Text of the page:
At the moment I am working on my Master’s thesis. As this is taking up a lot of my resources, I fail at generating more content for this blog. Geophysics related writing goes into the thesis right now. However, I’ve written a short piece on visualizing radioaktive decay in a diffusion cloud chamber. It’s not geo-content but interesting nonetheless. (The references are all to Wikipedia, just for further reading, so barely sources – if at all.)
The Cloud Chamber Cloud chamber
The chamber itself contains vapor, we use Isopropyl alcohol for this. The entire chamber is filled with this air-vapor mix, like a bathroom is filled with water vapor after a nice hot shower. On the bottom of this cloud chamber we have plate that is cooled down to -30?C (-22?F). The surface is very smooth to reduce the possibility of condensation.
Since we have heating at the top and cooling at the bottom we get a vertical temperature gradient. About 0,5cm (0,2in) above the cool plate the vapor isn’t quite ready to condensate and gets supersaturated. This basically means the partial pressure of the vapor is higher than its vapor pressureSupersaturation. So that layer above the plate contains more alcohol than it should. However, it won’t condensate because we’re missing an important part: condensation core (or nuclei)Condensation_nuclei. So basically something that will trigger the condensation.
And this is where radioactivity comes in handy. We have different kinds of radioactive decay, two of those can be seen in a cloud chamber. Namely it’s alphaAlpha_decay and beta decayBeta_decay. Those emit charged particles. Alpha decays emit a Helium nucleus, those have pretty high energy but short range. Beta decay either emit an electron or a positron. They’re usually less energetic but have much higher range. The radioactive gas, we blow into the cloud chamber is Radon. Radon is one of the gases that contribute to natural background radiationRadon.
However it’s not really easy to store, so we use a trick. Radioactive isotopes will decay in certain patterns from one isotope to another, this is called a decay chainDecay_chain. Since we want to utilize a certain decay (we’ll come back to this later), we can now see which solid isotope is suitable for our purpose. In our case it’s Thorium:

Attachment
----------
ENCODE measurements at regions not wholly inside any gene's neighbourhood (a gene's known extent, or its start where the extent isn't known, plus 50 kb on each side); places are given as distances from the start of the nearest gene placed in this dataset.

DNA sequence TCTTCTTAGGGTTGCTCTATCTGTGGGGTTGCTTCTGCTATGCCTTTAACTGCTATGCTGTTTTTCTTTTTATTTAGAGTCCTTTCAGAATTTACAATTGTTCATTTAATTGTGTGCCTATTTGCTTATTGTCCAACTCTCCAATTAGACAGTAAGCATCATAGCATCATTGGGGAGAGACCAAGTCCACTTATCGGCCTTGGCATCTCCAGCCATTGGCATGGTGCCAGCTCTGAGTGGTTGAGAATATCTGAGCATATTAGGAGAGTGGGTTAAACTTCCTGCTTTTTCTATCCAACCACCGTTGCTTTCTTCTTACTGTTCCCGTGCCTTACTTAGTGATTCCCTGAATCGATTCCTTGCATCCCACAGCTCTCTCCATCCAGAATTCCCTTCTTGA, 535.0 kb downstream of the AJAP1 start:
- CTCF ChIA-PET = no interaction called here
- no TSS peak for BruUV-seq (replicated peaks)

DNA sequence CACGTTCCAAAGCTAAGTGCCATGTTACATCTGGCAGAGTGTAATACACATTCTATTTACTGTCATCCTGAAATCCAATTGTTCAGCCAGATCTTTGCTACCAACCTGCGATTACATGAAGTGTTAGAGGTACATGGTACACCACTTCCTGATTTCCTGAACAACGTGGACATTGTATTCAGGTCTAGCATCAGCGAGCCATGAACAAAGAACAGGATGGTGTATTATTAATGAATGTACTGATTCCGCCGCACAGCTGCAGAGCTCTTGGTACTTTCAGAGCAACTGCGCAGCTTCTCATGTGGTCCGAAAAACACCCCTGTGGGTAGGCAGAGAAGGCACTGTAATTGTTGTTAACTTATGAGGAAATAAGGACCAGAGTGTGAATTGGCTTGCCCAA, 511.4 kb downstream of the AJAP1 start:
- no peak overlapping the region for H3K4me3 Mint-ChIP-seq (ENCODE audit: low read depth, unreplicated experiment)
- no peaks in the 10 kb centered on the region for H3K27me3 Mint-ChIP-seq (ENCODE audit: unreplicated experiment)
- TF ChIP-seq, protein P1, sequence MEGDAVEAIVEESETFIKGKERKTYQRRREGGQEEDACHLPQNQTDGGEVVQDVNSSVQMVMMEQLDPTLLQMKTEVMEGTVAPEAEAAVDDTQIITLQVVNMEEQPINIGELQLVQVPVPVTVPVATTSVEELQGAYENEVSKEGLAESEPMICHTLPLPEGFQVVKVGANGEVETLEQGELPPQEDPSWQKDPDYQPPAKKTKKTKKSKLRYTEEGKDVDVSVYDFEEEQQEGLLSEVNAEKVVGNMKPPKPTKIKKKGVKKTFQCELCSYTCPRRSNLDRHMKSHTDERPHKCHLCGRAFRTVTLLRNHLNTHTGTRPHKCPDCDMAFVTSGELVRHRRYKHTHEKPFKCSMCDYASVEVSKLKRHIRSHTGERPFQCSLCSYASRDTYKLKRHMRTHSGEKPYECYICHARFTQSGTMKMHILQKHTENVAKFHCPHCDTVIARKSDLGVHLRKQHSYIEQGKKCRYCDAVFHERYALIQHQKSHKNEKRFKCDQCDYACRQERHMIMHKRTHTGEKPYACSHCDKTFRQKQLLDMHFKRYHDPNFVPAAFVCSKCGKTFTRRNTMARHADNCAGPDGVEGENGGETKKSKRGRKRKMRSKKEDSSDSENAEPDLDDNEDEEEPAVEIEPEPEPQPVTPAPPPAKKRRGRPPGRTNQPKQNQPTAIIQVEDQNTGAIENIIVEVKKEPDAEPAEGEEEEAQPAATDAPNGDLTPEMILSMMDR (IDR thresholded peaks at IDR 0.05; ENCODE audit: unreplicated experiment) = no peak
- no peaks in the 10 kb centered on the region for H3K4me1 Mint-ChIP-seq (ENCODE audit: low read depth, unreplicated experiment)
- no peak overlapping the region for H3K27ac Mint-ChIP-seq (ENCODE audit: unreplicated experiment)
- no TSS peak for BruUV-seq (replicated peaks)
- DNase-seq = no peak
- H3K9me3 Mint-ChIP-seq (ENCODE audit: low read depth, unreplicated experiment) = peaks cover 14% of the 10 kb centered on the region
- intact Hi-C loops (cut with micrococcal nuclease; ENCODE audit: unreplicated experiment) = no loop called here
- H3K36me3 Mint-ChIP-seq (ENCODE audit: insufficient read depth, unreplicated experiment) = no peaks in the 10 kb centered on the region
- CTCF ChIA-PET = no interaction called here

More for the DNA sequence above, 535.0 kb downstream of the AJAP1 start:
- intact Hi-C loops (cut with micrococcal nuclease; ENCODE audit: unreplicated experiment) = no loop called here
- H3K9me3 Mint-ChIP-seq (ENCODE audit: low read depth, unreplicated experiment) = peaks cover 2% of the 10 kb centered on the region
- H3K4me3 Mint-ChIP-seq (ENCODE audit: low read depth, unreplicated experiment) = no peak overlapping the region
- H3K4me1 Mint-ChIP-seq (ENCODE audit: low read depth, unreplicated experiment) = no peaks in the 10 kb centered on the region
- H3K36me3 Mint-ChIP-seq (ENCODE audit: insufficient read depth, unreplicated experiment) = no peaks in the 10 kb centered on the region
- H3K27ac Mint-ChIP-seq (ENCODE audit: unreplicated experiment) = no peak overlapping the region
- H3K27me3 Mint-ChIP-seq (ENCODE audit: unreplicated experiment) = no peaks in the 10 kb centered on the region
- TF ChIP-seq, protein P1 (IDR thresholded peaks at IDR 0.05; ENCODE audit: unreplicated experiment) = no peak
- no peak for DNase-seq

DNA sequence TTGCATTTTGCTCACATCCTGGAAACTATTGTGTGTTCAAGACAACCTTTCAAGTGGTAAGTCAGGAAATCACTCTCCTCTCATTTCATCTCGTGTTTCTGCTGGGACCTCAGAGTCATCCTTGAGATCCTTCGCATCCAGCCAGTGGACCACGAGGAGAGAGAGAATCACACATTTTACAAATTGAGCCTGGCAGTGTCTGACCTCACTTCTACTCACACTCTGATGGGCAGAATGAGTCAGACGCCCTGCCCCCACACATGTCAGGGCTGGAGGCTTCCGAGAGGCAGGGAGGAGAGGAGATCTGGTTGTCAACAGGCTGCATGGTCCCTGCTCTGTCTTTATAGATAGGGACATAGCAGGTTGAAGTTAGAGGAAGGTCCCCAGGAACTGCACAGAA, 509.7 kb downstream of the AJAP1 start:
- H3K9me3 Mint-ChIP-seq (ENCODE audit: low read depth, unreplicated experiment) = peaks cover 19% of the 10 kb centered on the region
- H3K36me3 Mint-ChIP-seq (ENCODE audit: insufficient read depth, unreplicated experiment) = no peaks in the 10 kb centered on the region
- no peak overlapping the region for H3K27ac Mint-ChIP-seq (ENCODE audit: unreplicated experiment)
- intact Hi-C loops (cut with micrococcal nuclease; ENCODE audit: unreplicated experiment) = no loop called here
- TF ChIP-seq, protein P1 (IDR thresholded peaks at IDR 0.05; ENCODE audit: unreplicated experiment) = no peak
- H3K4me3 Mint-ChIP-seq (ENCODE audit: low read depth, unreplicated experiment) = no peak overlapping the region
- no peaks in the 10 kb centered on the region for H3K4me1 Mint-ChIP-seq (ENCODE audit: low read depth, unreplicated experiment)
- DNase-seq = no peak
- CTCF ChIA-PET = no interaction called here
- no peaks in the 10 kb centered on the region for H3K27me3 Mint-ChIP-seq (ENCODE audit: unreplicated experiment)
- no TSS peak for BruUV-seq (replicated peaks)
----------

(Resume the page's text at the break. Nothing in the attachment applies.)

We can see that at some point Thorium decays indirectly to Radon, our desired gas. We blow this into our cloud chamber and enjoy the radioactive magic. 220Radon does an alpha decay and emits a Helium nucleus, so it’s 216Polonium now. This special kind of Polonium is very unstable and has a half life of 0,15 seconds. When we stand 50 meters (165ft) apart, this is the time it would take for you to hear me yell somethingSpeed_of_sound. In our perception that is almost immediately. Polonium also emits a Helium nucleus, so this is the reason we see two big lines happen almost at once. Of course, if you’re very observant, you will see some of the lines clearly happening after one another. This goes a little deeper into radioactive decays. As radioactive decay happens randomly, the 0,15s half life just gives a mean timeHalf-lives, when half of the polonium will decay, the other half will probably take longer. (This is where statistics come into play and I’ll just leave it at that.)
This isn’t quite it, but up to this point we’re done with the radioactive decay. We understand that there are two alpha decays that happen almost immediately. Both emit a Helium nucleus, but why would this nucleus cause a glowing line in the supersaturated vapor? The supersaturated vapor is in a so-called metastable state. It would condensate if it had a condensation nucleus. This is where the high energy Helium nucleus comes in. On impact with other particles this high energy particle will ionize other particles around. In this process alcohol particles become charged and can therefore serve as a condensation nucleus. This ionization charges particles by kicking electrons out of the alcohol molecule. These electrons will then ionize other alcohol particles, like an avalanche. Hence, causing the trace of condensed vapor. The Helium nucleus itself would only have a maximum rangeRange_(particle_radiation) of 3-4 cm (1.6 ? 1.8 in) in free air but the trace is at least twice as long.
The traces itself are visible because the little droplets in the fog cause Mie scatteringMie_scattering of the light. This is the so-called Tyndall effectTyndall_effect that causes light to be radiated outwards of fog and clouds.
(Tea, colloidal silver, water)
CC-by-sa 3.0/de Pies und Braach
After every “glowing trace” we can see a black trace, which is due to the temporary absence of the supersaturated vapor after condensation.
Here’s an image of our chamber at DeSy on Wikipedia
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